My first computer and game console was the Commodore 64. I still remember those halcyon days with the hulking keyboard/computer assembly connected to the back of the beautiful wooden console television we got as a hand-me-down when my grandparents upgraded theirs to a new Curtis Mathes from the company store in Austell. I can close my eyes and instantly be transported back to the late-1980s, sitting crosslegged in the living room floor, turning the television dial to channel 3 with a satisfying “kaCHUNK” giving way to the unbearable roar of analog snow. With a flip of the switch from “TV” to “GAME” on the small black box dangling from the antenna connection, the snow gave way to the low hum that an old CRT emits when forced to display a static image–the one that changes pitch slightly depending on the color displayed. I had Frogger on cassette tape and it took what seemed–to a child, anyway–to be hours to load, but it was all worth it when I finally managed to beat the preset high score!
The Commodore 64 taught me more about electronics than any single device and begat a lifelong affinity for computers, games, programming, production, and tinkering that persists to this day. Without the Commodore 64, I may never have desired a world beyond Cobb County, Georgia. The gentleman in the video–microcomputing heavyweight Jim Butterfield who, let’s face it, is nearly comical in his blasé approach to the presentation (“It’s a pretty good computer”)–walks us through the entire setup and use of the C64 in a 2-hour-long celebration of the classic machine.
“In here we have the Commodore 64 User’s Guide; that’s a very useful book. You’ll need that. Don’t throw it away.”
1988 closing credits from “As The World Turns” including the advertisement that put the “soap” in “soap opera”, Dan Region’s invitation for the next episode, and the Procter & Gamble Productions ident. I don’t know about you, but that theme song really sticks out in my memory. My mom watched ATWT religiously (hence the VHS recording), so this sequence conjures a weird nostalgia for me. A nostalgia for simpler times, console televisions, and syndicated cartoons.
Remember when you had to pay for long-distance telephone service?
One of AT&T’s “The Right Choice” series of advertisements from the mid-late 1980s. This one features then-director of market management Nina Aversano explaining why AT&T is the best market choice for long-distance telephone service in the deregulation era.
I remember, when I was a kid, playing on the playground at the McDonald’s on Whitlock Avenue in Marietta–before they replaced it with the “McNASA Shuttle”–when it was a haven of steel effigies molded after the principle characters in the Ronald McDonald universe. It was fantastic, and–in the summertime–hot enough to burn your skin.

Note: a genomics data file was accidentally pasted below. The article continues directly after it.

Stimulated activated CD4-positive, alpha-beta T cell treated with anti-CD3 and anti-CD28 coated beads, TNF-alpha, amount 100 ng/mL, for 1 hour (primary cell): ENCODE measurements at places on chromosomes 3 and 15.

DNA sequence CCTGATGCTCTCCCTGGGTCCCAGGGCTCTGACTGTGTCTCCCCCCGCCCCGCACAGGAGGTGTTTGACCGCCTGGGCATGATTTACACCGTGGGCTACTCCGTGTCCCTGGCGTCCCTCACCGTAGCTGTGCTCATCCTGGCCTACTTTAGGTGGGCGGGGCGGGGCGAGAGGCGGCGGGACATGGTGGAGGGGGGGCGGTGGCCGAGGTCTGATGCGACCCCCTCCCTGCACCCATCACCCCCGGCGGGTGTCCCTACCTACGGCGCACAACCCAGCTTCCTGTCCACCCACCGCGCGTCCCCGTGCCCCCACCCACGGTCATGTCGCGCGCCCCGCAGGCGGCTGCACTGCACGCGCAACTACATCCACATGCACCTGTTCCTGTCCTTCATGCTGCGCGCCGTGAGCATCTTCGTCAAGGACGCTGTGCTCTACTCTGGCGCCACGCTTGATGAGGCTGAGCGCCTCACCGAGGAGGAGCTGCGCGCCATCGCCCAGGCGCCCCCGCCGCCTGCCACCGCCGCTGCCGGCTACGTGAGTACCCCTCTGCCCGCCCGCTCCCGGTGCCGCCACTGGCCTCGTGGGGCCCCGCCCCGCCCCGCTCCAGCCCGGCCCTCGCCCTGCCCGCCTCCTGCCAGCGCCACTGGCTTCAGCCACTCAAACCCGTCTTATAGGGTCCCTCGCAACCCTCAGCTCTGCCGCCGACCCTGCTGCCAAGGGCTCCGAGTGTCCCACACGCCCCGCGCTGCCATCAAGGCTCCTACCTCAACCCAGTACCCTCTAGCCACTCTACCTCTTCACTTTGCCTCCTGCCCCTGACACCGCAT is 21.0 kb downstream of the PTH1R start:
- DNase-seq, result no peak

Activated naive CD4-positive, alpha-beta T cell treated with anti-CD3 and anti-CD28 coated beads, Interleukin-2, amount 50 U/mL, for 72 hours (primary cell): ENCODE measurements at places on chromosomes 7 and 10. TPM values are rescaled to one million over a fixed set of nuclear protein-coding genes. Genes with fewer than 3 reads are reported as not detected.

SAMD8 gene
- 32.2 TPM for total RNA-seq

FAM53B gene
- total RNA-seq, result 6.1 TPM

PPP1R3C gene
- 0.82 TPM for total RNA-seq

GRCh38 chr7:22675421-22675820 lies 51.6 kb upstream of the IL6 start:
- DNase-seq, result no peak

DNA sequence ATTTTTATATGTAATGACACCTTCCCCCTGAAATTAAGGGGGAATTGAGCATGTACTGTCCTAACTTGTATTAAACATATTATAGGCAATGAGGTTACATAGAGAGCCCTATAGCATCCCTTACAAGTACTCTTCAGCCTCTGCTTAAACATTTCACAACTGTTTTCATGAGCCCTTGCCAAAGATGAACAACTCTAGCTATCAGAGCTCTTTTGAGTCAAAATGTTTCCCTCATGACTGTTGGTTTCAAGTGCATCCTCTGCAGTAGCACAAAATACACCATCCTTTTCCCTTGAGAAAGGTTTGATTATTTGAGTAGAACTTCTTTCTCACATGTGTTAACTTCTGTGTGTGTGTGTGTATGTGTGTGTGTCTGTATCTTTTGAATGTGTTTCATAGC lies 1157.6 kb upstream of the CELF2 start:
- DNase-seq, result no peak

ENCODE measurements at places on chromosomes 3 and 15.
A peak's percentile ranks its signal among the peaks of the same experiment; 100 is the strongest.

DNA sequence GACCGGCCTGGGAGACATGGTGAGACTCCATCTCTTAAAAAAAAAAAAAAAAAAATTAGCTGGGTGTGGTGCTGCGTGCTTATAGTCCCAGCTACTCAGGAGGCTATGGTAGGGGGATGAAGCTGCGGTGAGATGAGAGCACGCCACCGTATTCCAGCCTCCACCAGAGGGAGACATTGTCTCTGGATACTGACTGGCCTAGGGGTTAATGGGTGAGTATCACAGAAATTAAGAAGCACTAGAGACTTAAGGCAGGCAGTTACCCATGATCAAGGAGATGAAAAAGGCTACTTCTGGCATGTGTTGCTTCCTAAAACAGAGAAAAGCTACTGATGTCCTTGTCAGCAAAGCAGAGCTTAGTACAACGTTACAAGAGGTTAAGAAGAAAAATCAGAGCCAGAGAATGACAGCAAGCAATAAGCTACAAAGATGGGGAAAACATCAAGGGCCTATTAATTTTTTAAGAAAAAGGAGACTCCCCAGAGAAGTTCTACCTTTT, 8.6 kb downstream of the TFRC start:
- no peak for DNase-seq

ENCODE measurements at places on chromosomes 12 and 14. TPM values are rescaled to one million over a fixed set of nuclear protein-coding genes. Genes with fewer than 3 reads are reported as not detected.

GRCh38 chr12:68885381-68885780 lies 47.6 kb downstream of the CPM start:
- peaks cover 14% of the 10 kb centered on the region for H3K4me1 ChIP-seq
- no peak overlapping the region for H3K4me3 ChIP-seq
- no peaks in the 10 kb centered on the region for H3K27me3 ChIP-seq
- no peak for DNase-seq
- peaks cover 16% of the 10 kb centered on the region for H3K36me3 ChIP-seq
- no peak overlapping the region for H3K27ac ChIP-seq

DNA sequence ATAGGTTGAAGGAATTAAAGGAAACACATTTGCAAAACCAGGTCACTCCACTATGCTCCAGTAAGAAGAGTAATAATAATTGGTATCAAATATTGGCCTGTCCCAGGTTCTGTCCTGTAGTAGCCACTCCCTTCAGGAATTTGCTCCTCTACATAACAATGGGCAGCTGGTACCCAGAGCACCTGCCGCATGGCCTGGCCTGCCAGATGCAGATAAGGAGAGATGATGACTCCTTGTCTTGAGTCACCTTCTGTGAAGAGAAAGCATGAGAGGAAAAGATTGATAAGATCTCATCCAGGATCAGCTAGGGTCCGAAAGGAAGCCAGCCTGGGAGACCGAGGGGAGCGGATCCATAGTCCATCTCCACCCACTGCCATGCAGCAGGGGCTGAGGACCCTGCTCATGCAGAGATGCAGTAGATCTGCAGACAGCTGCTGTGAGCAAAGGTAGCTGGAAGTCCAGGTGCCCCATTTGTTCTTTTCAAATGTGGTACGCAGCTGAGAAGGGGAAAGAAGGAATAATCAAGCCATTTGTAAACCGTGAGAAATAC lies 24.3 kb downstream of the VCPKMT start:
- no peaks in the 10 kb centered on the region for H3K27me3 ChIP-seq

I remember the “big slide” at Still Elementary School that took a solid 3 minutes to climb. The one that you could plainly see the entire roof of the school building from the top of. The one that launched you twelve feet off the end if you had a good tailwind (we used to compete for the best distance). I remember the parallel bars, the wooden climbing wall, and the old “spaceship” jungle gym that sat up on the hill.
I remember the playscape at McEachern church with its humongous cedar beams shaded beneath the oaks behind the fellowship hall. I remember the nooks and crannies beneath its towers that we would vehemently defend and the rickety cable bridge we would bounce on in efforts to knock each other down.
I remember the crow’s nest at Glover Park on the Marietta Square, and the oversized fireman’s pole that we used to burn our arms with from the friction of sliding down. I remember the model steam locomotive that we used to pretend to drive, chasing renegade locomotive thieves on and off the tracks–depending on the narrative of the day.
I remember the feeling of shock, betrayal, and horror when I had found that they were suddenly and unceremoniously removed in favor of “safer” equipment. Plastic equipment that generated enough static electricity to power a city block when you touched it. Brightly colored monstrosities that looked entirely alien and invited smaller children to clog their dirty, cramped tunnels and get in the way of real, rambunctious, childhood fun. Some of these playscapes were lost altogether, replaced with new buildings–a sign of “progress”, I suppose. The locomotive in Marietta was replaced thanks to public outcry, but the rest are lost to the annals of history.
In the spirit of honesty, though, the zip line on the newer Still Elementary playscapes was pretty cool, but I suppose even that is probably welded in place now.